Special Needs Trust for Disabled Family Members
What is it? A trust is a legal document that provides for the control and distribution of assets. The assets in a trust may be money, stocks, bonds, real estate, business interests, or other possessions. A trust may provide how assets are to be distributed during a person’s life, and also how they are to be distributed after a person’s death. A Special Needs Trust is a type of trust that helps to protect the assets of a person with disabilities. A trust may be set up by one person for another with a disability, to contain an inheritance or gift. A self-funded Special Needs Trust is a trust that contains the assets that had belonged to the person with the disability, who is the beneficiary of the trust. It is designed to have the funds be used to supplement, but not replace, governmental benefits. The Special Needs Trust may be managed by a trustee (someone other than the beneficiary).
Individuals with disabilities often receive governmental assistance and would benefit from having funds in a trust used to maintain their quality of life. When an individual who receives government benefits also receives money, the government benefits may be jeopardized. This situation may arise when the individual receives a Social Security back payment, a personal injury settlement or an inheritance. Regardless of the source of the funds, once the individual has money in their own name, the government benefits may be at risk. To protect the government benefits, the excess funds can be placed in a Special Needs Trust. A Special Needs Trust is used to supplement, not replace, public benefits such as Supplemental Security Income (SSI) or Medicaid. The trust assets should be used to purchase things that government benefits do not provide, and the Trustee should be aware of the impact of any distribution on government benefits.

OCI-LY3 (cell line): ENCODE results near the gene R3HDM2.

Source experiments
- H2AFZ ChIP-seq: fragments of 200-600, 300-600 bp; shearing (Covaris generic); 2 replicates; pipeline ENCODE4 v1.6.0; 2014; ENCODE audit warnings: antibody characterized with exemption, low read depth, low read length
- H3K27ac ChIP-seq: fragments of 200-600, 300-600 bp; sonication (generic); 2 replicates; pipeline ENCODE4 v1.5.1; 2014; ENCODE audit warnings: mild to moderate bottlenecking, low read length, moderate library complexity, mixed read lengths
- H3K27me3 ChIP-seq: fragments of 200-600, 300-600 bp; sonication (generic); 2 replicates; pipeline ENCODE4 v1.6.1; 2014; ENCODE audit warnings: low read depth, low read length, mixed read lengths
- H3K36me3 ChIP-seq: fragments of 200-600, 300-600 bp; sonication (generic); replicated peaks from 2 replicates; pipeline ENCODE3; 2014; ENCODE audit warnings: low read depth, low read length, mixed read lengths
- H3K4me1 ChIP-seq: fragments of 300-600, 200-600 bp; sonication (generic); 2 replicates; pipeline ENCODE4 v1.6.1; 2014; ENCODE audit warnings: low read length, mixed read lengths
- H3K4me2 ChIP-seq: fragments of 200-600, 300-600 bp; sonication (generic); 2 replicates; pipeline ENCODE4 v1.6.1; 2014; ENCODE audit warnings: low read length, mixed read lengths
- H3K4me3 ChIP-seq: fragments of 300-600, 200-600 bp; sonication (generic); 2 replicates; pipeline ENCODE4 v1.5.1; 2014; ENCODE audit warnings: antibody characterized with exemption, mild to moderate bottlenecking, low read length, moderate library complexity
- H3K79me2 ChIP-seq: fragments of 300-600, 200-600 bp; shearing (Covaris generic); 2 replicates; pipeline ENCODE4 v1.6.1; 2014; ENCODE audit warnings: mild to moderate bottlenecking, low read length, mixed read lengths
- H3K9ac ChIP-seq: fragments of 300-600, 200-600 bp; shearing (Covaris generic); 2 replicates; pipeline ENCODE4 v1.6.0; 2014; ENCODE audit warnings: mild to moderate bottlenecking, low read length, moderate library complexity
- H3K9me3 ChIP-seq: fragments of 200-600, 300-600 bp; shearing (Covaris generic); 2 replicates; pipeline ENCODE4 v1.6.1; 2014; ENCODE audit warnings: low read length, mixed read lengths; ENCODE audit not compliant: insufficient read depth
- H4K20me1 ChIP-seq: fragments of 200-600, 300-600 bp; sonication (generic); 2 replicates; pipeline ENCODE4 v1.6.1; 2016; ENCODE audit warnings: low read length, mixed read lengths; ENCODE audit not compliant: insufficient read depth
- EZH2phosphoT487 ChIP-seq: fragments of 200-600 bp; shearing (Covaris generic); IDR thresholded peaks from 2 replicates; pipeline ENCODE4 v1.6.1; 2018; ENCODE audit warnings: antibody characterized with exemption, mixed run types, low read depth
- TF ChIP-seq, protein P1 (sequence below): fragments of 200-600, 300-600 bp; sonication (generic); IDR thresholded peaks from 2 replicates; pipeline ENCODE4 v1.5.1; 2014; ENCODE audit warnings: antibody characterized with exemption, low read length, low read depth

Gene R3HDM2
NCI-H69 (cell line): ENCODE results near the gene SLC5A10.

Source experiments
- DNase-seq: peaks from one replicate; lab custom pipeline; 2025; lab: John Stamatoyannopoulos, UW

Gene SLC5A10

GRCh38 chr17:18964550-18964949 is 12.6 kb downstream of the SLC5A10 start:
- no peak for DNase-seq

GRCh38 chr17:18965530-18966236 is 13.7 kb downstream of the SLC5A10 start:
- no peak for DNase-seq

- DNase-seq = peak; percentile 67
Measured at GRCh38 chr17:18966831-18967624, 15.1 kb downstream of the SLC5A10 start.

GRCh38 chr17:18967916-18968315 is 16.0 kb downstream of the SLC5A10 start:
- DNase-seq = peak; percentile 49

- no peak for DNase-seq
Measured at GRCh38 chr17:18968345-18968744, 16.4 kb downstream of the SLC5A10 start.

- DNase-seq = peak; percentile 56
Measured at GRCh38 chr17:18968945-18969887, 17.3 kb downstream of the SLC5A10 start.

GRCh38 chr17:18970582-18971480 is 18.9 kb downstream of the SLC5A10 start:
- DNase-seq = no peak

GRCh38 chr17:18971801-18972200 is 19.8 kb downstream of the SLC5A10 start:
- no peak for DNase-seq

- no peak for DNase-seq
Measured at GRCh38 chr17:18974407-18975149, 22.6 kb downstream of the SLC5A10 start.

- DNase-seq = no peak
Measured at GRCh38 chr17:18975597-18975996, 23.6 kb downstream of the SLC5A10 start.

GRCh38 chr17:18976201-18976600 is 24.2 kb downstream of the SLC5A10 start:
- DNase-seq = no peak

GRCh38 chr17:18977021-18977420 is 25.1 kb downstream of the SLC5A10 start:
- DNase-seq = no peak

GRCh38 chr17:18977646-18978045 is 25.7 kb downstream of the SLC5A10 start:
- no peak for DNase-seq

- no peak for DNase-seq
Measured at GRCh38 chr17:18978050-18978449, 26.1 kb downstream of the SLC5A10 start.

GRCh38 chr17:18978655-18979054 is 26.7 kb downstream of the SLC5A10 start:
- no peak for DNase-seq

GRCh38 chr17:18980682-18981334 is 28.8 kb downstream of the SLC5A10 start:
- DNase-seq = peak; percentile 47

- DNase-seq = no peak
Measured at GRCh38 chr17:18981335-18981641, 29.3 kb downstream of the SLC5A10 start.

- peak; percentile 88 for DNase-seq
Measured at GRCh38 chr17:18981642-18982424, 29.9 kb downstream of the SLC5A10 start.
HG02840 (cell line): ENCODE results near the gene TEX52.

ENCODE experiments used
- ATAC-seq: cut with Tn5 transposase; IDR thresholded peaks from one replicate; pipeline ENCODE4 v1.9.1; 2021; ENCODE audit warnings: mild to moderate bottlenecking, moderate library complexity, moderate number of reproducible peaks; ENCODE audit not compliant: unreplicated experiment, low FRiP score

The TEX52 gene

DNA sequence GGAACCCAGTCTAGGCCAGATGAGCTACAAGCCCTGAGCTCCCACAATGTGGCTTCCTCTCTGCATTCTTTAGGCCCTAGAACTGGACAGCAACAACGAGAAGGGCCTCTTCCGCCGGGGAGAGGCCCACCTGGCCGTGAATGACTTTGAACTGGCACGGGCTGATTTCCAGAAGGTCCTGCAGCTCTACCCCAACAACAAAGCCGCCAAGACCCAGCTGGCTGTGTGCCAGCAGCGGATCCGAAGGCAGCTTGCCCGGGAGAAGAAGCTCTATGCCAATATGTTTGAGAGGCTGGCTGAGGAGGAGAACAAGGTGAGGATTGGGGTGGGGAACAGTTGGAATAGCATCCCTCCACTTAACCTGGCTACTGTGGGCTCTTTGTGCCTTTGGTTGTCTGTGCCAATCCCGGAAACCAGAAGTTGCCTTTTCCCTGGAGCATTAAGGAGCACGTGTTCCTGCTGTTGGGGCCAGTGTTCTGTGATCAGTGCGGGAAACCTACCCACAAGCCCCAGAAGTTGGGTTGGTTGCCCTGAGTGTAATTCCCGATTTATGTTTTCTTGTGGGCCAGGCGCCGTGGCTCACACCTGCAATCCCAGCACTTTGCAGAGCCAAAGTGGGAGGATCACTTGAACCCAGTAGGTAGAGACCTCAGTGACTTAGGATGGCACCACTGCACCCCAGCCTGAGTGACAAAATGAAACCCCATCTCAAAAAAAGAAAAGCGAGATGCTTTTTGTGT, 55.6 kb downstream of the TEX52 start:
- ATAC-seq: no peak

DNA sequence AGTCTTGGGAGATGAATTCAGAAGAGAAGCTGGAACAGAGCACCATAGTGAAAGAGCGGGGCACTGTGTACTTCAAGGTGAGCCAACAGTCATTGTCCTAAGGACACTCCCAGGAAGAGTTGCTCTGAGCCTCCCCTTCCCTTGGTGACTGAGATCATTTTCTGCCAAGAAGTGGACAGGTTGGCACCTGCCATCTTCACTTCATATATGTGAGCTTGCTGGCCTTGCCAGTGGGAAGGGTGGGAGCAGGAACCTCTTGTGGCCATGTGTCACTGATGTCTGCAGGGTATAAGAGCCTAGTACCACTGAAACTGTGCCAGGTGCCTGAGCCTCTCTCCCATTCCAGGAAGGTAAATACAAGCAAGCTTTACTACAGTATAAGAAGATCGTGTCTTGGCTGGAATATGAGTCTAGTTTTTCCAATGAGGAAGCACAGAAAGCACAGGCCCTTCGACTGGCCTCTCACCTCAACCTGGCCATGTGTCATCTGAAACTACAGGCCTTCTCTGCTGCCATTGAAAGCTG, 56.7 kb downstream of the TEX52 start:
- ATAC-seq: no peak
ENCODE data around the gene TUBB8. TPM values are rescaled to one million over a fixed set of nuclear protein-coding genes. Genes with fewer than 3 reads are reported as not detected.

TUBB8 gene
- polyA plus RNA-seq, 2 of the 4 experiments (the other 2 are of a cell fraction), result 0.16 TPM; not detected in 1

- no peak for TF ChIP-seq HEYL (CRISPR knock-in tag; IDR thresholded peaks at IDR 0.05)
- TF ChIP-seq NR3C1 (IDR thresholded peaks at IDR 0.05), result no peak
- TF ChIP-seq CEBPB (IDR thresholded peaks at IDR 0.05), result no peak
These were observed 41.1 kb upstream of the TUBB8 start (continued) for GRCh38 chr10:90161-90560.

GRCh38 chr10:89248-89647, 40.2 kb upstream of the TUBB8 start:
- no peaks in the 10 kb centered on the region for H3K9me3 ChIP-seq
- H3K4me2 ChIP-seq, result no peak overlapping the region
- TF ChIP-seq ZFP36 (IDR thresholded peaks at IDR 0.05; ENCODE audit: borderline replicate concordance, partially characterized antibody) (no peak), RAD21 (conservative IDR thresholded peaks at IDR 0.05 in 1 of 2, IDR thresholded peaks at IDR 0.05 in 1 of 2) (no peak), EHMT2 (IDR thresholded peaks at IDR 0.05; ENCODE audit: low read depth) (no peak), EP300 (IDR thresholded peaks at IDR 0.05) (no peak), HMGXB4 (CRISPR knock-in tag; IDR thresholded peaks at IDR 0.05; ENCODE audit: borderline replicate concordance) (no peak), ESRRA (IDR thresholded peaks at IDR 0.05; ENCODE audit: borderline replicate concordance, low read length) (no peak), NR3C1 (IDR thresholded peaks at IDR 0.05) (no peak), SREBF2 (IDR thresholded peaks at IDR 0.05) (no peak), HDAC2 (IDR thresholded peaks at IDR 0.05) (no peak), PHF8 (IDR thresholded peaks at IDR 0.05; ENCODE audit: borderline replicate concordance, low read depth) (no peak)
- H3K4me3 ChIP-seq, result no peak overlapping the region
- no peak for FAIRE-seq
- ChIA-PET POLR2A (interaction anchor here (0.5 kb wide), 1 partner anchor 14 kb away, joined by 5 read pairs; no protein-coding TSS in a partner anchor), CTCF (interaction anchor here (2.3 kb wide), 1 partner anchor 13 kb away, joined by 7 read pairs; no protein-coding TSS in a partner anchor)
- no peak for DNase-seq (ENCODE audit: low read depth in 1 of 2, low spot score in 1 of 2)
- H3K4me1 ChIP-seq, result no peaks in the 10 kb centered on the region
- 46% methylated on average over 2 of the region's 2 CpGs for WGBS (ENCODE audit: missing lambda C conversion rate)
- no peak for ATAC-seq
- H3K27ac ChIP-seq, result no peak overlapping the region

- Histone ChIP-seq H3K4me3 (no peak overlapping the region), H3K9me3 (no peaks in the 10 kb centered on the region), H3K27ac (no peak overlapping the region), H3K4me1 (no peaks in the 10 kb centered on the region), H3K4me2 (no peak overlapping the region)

What You Need to Know
Even if a trust is properly established and funded, if the Trustee improperly spends the income or principal of the trust, the public benefits of the beneficiary could be reduced or eliminated. The Trustee also should be aware of the tax ramifications of distributions made from the trust. A Trustee should be familiar with investment standards and the expectations for maintaining trust records. The Trustee should be aware of the tax ramifications of distributions made from the trust. A Trustee should be familiar with the types of public benefits available, the actual benefits received by the trust beneficiary and the requirements of the public benefits, such as SSI, SSDI, and Medicaid. The Trustee also should be familiar with other types of assistance for which the beneficiary qualifies, so that the Trustee does not waste trust assets on items that would otherwise be payable by public benefits. The trust assets should be used only to purchase something that cannot be purchased with public benefits and which, if purchased, will not jeopardize the benefits of the beneficiary.